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Crosby ISD, library feel impact of growth

Crosby—Today and Tomorrow, Third in a three-part series.

By DON SPRINGER
CROSBY– When populations go up or down some of those most interested in these changes include the school systems and the post office. Particularly the school systems can be dramatically impacted by swings in populations in a short time period. Crosby ISD, the Crosby Library and the local post office have such an interest in Crosby’s growth now and in the future.
To look at this subject the Crosby ISD released a study in late 2006. “The area growing in student enrollment but not as dramatically as some expected,” said Superintendent Dr. Don Hendrix in a recent interview. “Because of the increased businesses along Rt. 2100 a larger impact on our enrollment was expected.”
For the school years of 2000-2001 to 2005-2006 the growth in the five schools in the Crosby ISD showed a growth of zero percent (2001-2002) to a high of four percent for the years 2003-2004 and 2004-2005. Year 2006-2007 were not available from the report.
For K-5th grade the study showed a growth of 1,883 students to 2,169 from 2000 to the current year. Sixth to 8th grades showed an increase from 929 to 1,092 and Crosby High School an increase from 1,167 to 1,436 over the same six years. While these increases may not seem dramatic it does show an increase of over 700 students in the local ISD in these years.

Is it a message for things to come? Probably so, as projections were made for all five schools from 2008 to 2015 and they show the student enrollment at all five schools exceeding the practical capacity of classroom space available. The only difference is in that year school enrollment will exceed the practical capacity.
Barrett Primary has a practical capacity of 675 students and can expect an enrollment exceeding that number by 209 in 2015. In that same time period Newport Elementary and Drew Intermediate will exceed their practical capacity by 382 and 335 students respectfully.
Crosby Middle has a practical capacity of 720 currently and can expect an enrollment of 1,151 by 2015. This is an overage of 431 students.
The four-year Crosby High School will also take a hit. It can expect an enrollment of 2,079 students by 2015 and has a design capacity of 1,435.
Changes in all levels will be necessary over the next few years to accommodate these increases. From the year 2000 to 2015 the Crosby school system will have a total enrollment increase of over 3000 students. In 2000 the enrollment from K-12 was 4,000 and in 2005 is expected to top 7,000. Superintendent Hendrix recently announced his retirement. Thus, the new superintendent, his staff and the ISD board will have an immediate challenge to meet these increases.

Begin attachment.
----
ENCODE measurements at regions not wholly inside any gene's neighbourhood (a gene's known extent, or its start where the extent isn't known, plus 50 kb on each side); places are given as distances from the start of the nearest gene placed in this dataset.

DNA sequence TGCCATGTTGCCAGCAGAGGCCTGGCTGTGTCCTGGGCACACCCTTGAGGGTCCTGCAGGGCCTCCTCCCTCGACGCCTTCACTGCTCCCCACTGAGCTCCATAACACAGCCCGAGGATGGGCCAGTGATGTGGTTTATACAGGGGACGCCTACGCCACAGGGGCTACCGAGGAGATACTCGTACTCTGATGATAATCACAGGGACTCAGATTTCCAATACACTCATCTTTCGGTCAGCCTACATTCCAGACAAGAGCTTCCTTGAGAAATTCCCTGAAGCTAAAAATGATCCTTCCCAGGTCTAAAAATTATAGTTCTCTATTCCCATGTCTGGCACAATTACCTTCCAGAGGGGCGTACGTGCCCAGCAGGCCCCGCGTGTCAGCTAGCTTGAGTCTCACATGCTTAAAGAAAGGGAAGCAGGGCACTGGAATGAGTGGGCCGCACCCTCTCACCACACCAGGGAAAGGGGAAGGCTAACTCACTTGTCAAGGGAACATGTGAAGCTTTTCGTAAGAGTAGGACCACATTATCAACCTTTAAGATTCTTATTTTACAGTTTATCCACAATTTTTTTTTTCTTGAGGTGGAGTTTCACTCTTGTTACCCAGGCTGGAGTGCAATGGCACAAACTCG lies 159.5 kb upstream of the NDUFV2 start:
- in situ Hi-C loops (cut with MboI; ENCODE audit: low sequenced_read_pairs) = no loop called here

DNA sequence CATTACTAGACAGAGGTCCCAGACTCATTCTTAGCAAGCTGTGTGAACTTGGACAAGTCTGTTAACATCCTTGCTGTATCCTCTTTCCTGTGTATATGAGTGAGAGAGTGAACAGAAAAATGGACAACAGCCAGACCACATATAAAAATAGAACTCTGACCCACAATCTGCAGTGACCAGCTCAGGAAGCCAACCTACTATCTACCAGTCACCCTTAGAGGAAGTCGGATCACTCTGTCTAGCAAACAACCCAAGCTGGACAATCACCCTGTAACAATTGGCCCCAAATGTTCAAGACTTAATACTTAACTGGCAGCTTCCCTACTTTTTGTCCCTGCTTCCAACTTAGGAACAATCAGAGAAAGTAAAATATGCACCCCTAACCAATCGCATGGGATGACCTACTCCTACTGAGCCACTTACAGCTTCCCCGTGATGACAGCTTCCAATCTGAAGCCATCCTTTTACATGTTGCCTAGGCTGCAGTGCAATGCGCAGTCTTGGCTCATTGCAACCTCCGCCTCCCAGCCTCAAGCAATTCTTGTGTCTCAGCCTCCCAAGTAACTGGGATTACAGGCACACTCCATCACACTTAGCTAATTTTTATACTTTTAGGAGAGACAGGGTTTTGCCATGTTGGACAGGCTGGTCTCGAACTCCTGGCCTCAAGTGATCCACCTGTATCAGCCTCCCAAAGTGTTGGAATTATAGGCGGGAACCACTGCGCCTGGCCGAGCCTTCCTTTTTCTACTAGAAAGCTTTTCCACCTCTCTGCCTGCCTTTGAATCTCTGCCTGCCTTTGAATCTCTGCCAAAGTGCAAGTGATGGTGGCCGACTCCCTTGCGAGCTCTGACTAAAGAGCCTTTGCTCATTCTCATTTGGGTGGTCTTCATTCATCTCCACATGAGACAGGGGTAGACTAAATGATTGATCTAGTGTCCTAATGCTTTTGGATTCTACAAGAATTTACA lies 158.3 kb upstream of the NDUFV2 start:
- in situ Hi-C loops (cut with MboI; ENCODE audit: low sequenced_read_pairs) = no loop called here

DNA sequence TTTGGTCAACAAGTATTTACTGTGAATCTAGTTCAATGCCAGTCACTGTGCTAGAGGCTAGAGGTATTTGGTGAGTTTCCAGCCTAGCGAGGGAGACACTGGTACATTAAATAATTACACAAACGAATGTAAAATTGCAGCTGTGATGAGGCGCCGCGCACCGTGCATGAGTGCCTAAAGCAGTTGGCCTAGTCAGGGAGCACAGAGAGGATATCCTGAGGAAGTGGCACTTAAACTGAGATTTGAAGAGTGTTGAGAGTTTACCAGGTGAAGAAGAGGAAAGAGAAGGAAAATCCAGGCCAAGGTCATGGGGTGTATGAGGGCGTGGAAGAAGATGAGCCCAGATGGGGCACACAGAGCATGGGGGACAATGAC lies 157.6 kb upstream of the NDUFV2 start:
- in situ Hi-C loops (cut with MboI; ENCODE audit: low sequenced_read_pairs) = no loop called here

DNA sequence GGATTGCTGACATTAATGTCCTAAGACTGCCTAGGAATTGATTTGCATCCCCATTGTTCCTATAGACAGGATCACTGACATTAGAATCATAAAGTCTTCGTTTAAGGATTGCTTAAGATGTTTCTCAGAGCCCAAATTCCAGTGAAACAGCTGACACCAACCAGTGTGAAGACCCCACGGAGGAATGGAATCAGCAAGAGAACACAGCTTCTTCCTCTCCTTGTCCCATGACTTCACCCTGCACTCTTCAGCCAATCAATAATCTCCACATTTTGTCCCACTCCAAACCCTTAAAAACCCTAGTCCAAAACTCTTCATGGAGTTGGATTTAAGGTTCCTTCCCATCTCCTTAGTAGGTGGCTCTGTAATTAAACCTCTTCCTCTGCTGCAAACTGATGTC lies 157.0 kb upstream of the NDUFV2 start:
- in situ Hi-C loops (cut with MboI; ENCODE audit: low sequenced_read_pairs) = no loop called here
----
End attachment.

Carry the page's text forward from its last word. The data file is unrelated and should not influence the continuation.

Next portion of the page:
Diane Barker, Head Librarian at the Crosby Branch Library, provided the Star-Courier with some revealing growth statistics for the local library. For a five-year period, 2002-2006 the Crosby Branch circulation grew from 78,754 books per year to over 109,294. “The stats would have been higher for 2006 but we were only opened one day in December,” stated Barker. The library was closed from early December to late January for remodeling, rearranging of the collection and the creation of a new adult area. A handsome mural was also added to one interior wall.
Barker said the library has a very supportive community and “is pleased to help…with various needs. The growing children’s programs are important to us and we try to provide a variety of programs and materials to meet their needs and interests.”
The largest growth in circulation for recent years at the Crosby library was from 2003-2004 when the circulation rose by approximately 20,000 in that 12-month period. In 2005-2006, the latest statistics available, showed a circulation increase by approximately 5,000. As mentioned earlier this was really an 11-month period due to the December closure.
The Crosby Post Office perhaps has a lesser problem but has been seeing increases over the past few years and will see more in the future. Local Postmistress Gwendolyn Davis told the Star-Courier the delivery area has grown by over 1,300 boxes since 2003, the oldest year she has available. In 2003 the post office had 7,575 boxes and currently is serving 8,876.
The post office has an Operations Program Office in Houston that deals with delivery growth. In areas such as Crosby routes sometimes become too large and additional routes must be established.
This is occurring in Crosby.
As shown in this and earlier articles in this three-part series future growth will continue to impact the post office. Routes will change, perhaps annually, or even more often. However, postal authorities are committed to meet new delivery demands as required and will continue to strive for the best results available.
Postmistress Davis indicated one of the current local post office challenges is the growing pain caused by the loss of long-term seasoned employees and being replaced by new hires or short-service personnel.
No doubt the Crosby growth will continue and local residents will see more changes as Crosby goes from a small town to a large unincorporated area between now and 2015. More and more houses will be built, more and more businesses will take their places along FM 2100 or Hwy. 90 and be sure the costs of buying land and building will continue to escalate.
One real estate representative estimated the building and land costs have gone up by some 25% since the turn of the century.
Crosby the tide of change will continue to impact you. Sit back and enjoy it!